Course Hero. "Native Son Study Guide." Course Hero. 28 July 2016. Web. 18 Dec. 2018. <https://www.coursehero.com/lit/Native-Son/>.
Course Hero. (2016, July 28). Native Son Study Guide. In Course Hero. Retrieved December 18, 2018, from https://www.coursehero.com/lit/Native-Son/
(Course Hero, 2016)
Course Hero. "Native Son Study Guide." July 28, 2016. Accessed December 18, 2018. https://www.coursehero.com/lit/Native-Son/.
Course Hero, "Native Son Study Guide," July 28, 2016, accessed December 18, 2018, https://www.coursehero.com/lit/Native-Son/.
Native Son does not follow the typical chapter structure found in most novels. Rather, it unfolds in three books: Fear, Flight, and Fate. This study guide breaks the books down by locations and critical scenes for further analysis.
The Thomas family awakens to the sound of an alarm clock in their one-room apartment. As the family dresses for the day, a large black rat appears in the room. Bigger, the novel's protagonist, and Buddy, his brother, scramble to kill the rat while Ma and Vera try to avoid being bitten. The rat does manage to bite Bigger's pant leg before he crushes it with a skillet. Bigger then taunts his sister, Vera, with the dead rat, makes her cry, and starts an argument with her and their mother. While the family eats breakfast, things remain tense as Ma asks Bigger about a job he has been offered through the relief agency. She reminds him that the government will cut off their relief if he doesn't go, so he agrees to the interview to get his mother off his back.
After breakfast Bigger storms out of the apartment, and the first thing he sees on the street is a campaign poster for State's Attorney Buckley. Bigger mumbles about Buckley's own corruption as he stands in the street, smoking a cigarette and thinking about how to spend his day. He mulls over the idea of robbing a delicatessen when Vera steps out into the street and cautions him to stay out of trouble before heading off to a sewing class.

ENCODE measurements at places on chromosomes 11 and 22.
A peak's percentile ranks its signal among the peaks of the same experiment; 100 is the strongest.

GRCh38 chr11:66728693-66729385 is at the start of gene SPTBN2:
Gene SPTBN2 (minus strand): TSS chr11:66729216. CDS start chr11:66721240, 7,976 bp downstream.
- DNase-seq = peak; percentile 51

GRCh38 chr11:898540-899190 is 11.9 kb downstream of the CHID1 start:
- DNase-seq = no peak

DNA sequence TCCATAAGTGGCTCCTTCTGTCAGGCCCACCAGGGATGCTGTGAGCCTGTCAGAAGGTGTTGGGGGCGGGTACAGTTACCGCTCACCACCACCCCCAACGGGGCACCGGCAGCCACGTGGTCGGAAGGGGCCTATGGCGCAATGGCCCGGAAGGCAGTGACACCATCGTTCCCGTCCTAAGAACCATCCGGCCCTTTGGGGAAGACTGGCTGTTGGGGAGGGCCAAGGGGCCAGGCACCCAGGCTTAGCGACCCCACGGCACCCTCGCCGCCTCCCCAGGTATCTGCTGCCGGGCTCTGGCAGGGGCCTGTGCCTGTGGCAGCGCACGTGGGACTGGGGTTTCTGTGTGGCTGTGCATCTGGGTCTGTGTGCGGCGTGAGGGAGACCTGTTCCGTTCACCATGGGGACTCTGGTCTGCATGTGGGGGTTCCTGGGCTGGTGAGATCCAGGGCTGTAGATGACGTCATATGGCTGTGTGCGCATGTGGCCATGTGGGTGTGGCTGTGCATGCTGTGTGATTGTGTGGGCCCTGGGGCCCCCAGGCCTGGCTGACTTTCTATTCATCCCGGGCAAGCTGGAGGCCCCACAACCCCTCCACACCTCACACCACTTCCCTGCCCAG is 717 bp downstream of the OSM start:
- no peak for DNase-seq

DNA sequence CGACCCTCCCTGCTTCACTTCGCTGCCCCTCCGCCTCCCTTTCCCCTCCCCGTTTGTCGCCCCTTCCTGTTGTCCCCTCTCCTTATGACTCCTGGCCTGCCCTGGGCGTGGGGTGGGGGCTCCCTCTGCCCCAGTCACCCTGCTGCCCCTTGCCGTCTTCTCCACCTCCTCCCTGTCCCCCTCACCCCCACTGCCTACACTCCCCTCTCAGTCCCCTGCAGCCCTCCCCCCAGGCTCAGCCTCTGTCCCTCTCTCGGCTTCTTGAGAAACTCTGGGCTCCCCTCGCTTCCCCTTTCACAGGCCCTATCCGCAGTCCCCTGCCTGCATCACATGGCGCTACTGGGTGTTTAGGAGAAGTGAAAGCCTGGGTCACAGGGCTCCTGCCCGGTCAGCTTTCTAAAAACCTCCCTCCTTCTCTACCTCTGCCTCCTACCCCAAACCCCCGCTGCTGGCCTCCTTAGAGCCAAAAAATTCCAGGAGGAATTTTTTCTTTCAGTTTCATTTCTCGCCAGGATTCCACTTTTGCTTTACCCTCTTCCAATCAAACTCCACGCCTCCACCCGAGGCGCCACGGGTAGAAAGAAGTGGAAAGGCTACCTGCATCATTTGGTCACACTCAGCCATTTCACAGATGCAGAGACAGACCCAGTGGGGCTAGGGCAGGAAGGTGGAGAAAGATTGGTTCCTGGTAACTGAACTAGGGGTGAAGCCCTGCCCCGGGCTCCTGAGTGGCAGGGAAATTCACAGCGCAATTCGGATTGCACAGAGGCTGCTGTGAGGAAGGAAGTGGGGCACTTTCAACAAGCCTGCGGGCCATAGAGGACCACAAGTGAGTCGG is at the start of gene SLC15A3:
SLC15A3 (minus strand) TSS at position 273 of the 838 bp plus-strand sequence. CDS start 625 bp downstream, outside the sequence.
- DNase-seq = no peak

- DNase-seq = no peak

In his introduction to Harper Perennial's restored edition of the text, Princeton University's Arnold Rampersad calls the sound of the alarm a wake-up call to America about "the reality of race relations in the nation." The appearance of the rat shortly after—black, not gray or brown—serves as a symbol, demonstrating how any living creature pushed into a corner can be both vulnerable and dangerous. The rat also illustrates the appalling conditions in which the Thomas family lives: one room, infested with vermin, with little space for the men and women in the family to change clothes in private. To preserve modesty, very important to Mrs. Thomas, they must turn away from one another while they change.
The hardship Bigger's mother faces in supporting a family of four on the money she makes as a washerwoman is also clear in the family's lack of even the basic necessity of safe housing. She says, "I can't last many more years living like this." Her frustration with Bigger is justified, as he is the only other member of the family old enough to work. His thoughts once he leaves the apartment show he's used to idling away his days, committing petty crimes. Only the threat of the government taking away their relief checks moves him to consider work, and even then he is reluctant.
Bigger's feelings about work may stem from the lack of good jobs available to him and those he knows. His mother does laundry. His younger sister's big aspiration is to become a seamstress. Even the job Bigger is offered as a chauffeur lacks much pay and prestige. His assistance to his family would help, but only by a small degree. The campaign poster looming over Bigger in the street, a white man's face with the words "YOU CAN'T WIN," makes it clear that white society is a prime source of the Thomas family's hopelessness.